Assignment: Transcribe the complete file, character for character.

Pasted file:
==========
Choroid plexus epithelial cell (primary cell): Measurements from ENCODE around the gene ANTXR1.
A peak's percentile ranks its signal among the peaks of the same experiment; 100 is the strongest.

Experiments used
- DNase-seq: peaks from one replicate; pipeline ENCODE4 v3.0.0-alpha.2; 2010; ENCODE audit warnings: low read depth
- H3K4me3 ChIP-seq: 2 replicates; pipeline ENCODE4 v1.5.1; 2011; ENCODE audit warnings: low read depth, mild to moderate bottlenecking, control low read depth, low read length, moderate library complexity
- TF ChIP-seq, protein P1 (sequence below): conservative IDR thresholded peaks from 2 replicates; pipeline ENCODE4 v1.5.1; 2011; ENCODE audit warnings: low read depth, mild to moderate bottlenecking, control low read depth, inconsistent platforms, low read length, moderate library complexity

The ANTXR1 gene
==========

Choroid plexus epithelial cell (primary cell): Measurements from ENCODE around the gene ANTXR1.
A peak's percentile ranks its signal among the peaks of the same experiment; 100 is the strongest.

Experiments used
- DNase-seq: peaks from one replicate; pipeline ENCODE4 v3.0.0-alpha.2; 2010; ENCODE audit warnings: low read depth
- H3K4me3 ChIP-seq: 2 replicates; pipeline ENCODE4 v1.5.1; 2011; ENCODE audit warnings: low read depth, mild to moderate bottlenecking, control low read depth, low read length, moderate library complexity
- TF ChIP-seq, protein P1 (sequence below): conservative IDR thresholded peaks from 2 replicates; pipeline ENCODE4 v1.5.1; 2011; ENCODE audit warnings: low read depth, mild to moderate bottlenecking, control low read depth, inconsistent platforms, low read length, moderate library complexity

The ANTXR1 gene